* The exam now runs the new Unified Wireless Controller and WCS code (7.0 instead of 4.2). Many new features are potential topics for the exam, including: > Office Extend AP, rocksolid Telecommuter service > Link encryption (APs to Cont) for higher security demands > VideoStream: Optimal video traffic over Wireless; ability to optimize based on specific video protocols > NAC integration, to integrate wireless into the enterprise security scheme

* Several of these items present new challenges. For example, NAC is a complex security product, and integrating NAC into the wireless solution requires security skills, on top of wireless skills. Some wireless devices are also more challenging. For example, the MSE can be used for context aware services or security, and you will face many new configuration possibilities. Learning them all is not difficult. Choosing the right option (and only that one option) that answers requirements presented in layman’s terms in the exam book is really challenging.

Do you believe the new blueprint adds value to the CCIE Wireless Certification?

* Updating the CCIE W exam to the latest code adds a great value to the exam. For the first time, the entire Cisco curriculum relies on the same code, which is the code supported by TAC and commonly deployed in new networks. With this update, wireless CCIEs are not only Cisco code experts, but also real life deployment experts.

4. What is happening today in Wireless that Enterprises really need to consider?

Adoption of 802.11n requires a topology change. To maximize the value of an 11n network, many thought that just replacing the a/g APs and controllers with 11n was enough, but this is not the case. For example, new bottlenecks are created due to the increased speeds, and therefore a new network design is often required. The new CUWSS (Conducting Cisco Unified Wireless Site Survey Version 2.0) and IUWVN (Implementing Cisco Unified Wireless Voice Networks Version 2.0) courses really focus on how to transition from an 802.11a or g network to an 11n network.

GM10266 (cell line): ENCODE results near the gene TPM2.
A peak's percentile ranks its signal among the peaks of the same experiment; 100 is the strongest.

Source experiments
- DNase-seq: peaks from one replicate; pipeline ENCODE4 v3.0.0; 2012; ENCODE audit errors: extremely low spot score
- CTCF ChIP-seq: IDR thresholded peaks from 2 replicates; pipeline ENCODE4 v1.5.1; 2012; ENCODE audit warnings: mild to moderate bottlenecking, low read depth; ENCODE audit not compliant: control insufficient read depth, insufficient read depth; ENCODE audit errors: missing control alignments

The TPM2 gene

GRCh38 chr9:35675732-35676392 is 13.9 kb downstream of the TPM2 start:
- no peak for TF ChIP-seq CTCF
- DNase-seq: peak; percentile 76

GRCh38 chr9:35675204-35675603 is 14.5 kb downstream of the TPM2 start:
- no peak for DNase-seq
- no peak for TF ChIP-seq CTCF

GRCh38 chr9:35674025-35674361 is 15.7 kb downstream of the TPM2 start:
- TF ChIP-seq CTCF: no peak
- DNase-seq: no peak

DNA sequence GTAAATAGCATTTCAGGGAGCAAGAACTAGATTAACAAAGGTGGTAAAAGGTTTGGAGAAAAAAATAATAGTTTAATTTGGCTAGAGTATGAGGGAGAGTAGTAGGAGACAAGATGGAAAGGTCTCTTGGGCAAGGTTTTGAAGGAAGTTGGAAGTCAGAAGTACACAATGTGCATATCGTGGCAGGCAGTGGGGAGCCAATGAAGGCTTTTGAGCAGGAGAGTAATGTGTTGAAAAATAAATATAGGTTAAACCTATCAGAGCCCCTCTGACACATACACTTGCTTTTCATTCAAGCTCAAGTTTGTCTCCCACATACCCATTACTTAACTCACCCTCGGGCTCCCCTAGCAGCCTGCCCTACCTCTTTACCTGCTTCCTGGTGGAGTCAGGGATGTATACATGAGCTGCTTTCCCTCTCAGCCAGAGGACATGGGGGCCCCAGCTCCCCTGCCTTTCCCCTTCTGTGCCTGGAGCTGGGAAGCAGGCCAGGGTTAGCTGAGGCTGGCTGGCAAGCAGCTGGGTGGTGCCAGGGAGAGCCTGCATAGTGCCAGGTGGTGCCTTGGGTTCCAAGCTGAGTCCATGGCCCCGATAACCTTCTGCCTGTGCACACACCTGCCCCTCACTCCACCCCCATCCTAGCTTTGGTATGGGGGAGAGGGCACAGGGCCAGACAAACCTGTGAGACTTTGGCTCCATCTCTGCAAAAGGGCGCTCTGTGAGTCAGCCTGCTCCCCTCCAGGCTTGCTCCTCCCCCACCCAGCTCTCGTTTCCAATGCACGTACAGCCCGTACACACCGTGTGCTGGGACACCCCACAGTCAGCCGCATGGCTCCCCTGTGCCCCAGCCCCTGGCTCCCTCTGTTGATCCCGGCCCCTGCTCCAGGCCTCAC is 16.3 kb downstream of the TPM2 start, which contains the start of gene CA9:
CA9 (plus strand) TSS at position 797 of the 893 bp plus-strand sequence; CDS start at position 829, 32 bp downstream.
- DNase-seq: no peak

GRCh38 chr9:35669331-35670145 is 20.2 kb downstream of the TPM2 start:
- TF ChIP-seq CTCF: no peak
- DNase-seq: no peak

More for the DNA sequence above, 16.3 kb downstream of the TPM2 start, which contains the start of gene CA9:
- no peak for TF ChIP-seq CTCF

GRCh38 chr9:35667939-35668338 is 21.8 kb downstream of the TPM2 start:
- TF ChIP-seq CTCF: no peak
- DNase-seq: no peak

5. What are the risks of untrained, uncertified network engineers and administrators designing, implementing and administering wireless networks?

The new Cisco wireless LAN controller configuration guide contains more than 2400 entries. The days where the default controller and AP configuration would fulfill most requirements are long gone. Thinking that you can design or deploy a wireless network without training today is as risky as thinking that you can drive in the Indy 500 because you can drive a car. Without proper training, deploying a wireless network will result in something that seems to work, but it will cost more than it should, and will result in unhappy users. Today, users bring all sorts of devices to the network, and expect them to connect and provide the same level of quality as their wired counterpart. This means that wireless networks must be thoughtful and designed professionally.